That section specifically provides for resale within a reasonable time of the notice and cases under that section are not, in my opinion, relevant to the point in issue, and therefore, '19 All 535 (B)', which was a case under Section 107 and related to the seller's right of resale is not applicable to the facts of the present case, nor is -- 'Mercantile Bank of India, Ltd., Delhi v. P. S. Sheigle & Co.', 1930 Lah 576 (AIB V 17) (G), where the point for decision was whether the goods were pledged as collateral security and the Bank had the power of sale under Section 176. There no question was raised as to the question of reasonable time after the notice had been given.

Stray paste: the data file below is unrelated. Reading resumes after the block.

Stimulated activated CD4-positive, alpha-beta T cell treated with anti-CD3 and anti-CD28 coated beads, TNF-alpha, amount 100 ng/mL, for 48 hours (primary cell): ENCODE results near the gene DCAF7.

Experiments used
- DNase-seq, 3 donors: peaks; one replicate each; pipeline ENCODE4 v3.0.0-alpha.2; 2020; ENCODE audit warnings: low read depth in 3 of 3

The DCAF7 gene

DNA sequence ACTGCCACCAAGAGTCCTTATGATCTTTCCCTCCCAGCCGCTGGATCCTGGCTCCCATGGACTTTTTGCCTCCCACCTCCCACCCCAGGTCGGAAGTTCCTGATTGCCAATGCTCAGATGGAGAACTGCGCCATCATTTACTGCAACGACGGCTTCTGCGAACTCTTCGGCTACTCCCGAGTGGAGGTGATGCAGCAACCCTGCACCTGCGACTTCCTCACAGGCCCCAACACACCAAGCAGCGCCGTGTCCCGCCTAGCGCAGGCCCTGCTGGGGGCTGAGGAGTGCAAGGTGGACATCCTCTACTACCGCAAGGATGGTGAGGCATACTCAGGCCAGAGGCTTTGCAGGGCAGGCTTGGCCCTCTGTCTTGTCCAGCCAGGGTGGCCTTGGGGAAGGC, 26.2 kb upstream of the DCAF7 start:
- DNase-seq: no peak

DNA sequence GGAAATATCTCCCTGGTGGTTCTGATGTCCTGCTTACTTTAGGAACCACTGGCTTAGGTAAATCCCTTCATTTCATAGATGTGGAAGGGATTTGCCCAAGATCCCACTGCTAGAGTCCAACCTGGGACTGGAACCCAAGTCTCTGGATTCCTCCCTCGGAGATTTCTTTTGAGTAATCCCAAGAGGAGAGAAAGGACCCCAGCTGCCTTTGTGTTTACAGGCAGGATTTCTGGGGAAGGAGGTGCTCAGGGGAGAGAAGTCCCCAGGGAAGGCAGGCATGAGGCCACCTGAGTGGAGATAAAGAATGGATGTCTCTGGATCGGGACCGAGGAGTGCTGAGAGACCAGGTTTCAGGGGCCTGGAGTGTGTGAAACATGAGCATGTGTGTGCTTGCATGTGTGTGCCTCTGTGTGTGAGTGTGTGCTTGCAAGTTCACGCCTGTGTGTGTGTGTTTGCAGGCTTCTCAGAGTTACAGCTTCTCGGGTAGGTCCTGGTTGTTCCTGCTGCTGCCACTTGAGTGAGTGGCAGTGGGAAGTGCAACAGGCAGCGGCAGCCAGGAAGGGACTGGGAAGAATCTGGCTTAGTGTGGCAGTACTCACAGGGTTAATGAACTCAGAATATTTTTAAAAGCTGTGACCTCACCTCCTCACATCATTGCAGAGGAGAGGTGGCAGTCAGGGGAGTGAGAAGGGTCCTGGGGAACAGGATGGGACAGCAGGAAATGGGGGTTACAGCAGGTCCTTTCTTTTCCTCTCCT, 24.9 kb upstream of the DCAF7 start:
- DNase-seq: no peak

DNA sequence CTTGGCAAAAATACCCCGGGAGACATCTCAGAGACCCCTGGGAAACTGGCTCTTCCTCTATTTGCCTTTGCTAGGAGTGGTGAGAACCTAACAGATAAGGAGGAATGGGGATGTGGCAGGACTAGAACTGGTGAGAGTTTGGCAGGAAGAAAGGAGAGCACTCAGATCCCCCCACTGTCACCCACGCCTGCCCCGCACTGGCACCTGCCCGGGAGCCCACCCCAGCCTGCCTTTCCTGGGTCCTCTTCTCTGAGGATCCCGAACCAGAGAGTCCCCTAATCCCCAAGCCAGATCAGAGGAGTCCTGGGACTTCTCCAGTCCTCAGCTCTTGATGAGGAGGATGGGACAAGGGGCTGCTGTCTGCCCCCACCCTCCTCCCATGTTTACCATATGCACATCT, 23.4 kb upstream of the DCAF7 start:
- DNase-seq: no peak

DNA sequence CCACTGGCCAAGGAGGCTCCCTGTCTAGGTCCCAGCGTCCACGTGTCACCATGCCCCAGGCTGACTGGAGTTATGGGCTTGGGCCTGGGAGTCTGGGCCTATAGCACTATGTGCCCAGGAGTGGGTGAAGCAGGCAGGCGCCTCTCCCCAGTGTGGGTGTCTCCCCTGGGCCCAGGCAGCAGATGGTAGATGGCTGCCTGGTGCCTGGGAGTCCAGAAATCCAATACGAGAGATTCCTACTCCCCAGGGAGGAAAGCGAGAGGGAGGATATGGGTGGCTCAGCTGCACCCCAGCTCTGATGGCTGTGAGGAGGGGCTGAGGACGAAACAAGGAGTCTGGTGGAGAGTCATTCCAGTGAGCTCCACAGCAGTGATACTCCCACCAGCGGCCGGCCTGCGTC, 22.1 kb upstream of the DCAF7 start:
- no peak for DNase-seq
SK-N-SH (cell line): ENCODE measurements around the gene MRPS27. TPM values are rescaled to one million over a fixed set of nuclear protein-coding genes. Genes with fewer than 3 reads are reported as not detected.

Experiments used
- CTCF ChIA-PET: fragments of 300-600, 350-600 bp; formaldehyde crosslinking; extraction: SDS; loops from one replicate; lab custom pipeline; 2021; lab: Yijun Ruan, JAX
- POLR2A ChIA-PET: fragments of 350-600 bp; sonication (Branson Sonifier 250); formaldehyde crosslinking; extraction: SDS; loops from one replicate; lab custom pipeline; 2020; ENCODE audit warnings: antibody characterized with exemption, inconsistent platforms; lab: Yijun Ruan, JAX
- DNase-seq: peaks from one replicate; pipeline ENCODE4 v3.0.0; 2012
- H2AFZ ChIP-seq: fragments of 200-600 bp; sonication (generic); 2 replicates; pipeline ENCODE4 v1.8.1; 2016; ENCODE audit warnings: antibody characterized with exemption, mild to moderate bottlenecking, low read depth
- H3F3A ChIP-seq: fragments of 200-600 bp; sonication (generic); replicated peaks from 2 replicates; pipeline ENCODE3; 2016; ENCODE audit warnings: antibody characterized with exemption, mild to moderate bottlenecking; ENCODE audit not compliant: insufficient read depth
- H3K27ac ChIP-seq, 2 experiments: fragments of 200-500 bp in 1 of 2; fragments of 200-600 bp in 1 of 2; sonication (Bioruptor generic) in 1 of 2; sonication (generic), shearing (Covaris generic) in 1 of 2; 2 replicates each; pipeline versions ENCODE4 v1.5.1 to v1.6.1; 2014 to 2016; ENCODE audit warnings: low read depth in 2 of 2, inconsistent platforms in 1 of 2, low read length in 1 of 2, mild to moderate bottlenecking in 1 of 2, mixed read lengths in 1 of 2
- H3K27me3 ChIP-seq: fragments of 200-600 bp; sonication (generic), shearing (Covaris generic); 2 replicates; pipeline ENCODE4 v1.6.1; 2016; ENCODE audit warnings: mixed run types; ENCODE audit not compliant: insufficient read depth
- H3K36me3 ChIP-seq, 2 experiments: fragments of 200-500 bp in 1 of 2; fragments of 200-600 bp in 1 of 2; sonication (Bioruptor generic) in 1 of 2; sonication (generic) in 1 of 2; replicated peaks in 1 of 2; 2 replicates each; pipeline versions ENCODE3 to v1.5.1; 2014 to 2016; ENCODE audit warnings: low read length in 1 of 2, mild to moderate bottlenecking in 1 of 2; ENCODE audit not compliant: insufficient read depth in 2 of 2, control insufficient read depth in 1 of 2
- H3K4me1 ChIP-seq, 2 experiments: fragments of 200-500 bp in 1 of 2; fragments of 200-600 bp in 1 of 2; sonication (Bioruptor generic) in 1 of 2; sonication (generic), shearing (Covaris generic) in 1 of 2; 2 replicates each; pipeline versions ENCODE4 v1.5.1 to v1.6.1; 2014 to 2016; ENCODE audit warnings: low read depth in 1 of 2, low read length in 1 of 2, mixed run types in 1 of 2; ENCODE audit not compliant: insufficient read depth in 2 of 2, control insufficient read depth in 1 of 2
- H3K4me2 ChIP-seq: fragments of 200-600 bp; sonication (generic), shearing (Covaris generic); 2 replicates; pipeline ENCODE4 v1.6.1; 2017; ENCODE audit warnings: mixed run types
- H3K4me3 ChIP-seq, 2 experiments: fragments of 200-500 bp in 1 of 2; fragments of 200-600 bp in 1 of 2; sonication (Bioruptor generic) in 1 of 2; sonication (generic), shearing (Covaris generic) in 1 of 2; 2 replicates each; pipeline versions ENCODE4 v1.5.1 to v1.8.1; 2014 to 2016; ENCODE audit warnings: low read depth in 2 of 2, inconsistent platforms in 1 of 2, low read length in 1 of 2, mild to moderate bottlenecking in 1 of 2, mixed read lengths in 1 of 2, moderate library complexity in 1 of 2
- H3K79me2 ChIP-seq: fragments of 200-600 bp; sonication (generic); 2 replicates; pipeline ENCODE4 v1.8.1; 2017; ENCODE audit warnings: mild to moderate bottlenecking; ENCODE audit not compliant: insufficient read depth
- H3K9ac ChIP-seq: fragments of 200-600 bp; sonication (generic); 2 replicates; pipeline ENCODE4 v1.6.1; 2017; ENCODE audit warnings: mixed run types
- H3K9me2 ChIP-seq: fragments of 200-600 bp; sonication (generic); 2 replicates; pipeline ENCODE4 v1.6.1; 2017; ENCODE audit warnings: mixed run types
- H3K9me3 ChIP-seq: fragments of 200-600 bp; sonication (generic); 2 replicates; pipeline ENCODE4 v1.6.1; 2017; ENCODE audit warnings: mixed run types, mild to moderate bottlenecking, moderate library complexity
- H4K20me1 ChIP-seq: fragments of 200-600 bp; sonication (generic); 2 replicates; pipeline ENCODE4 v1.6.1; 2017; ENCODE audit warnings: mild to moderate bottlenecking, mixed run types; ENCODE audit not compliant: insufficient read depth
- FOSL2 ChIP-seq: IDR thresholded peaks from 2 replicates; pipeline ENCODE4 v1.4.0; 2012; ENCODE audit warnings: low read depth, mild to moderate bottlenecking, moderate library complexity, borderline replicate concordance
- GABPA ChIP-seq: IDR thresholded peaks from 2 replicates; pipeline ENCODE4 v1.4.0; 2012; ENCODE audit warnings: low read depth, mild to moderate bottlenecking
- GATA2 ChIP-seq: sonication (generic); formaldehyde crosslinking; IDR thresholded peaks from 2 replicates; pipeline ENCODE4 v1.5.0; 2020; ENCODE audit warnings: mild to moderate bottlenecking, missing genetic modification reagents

10. In my opinion, therefore, the sale cannot be assailed on the ground that it did not take place within a reasonable time after the notice of 11-8-1947.
11. The price on the date of the sale was according to the evidence led between Rs. 11/4/-and Rs. 11/8- per share which is proved by the statement of Mr. William Benson who was examined on interrogatories at p. 8 of the paper book and the other documents which have been put on the file and are C. W. 1/1, C. W. 2/1, p. 2 and p. 3. But even if the price were to be taken at Bs. 11/4/- the sale should have been for Rs. 11,477/-which is less than the amount which was due on the date of the sale.
12. I would, therefore, allow this appeal, set aside the decree of the trial Court and dismiss the plaintiff's suit with costs throughout.
13. I agree.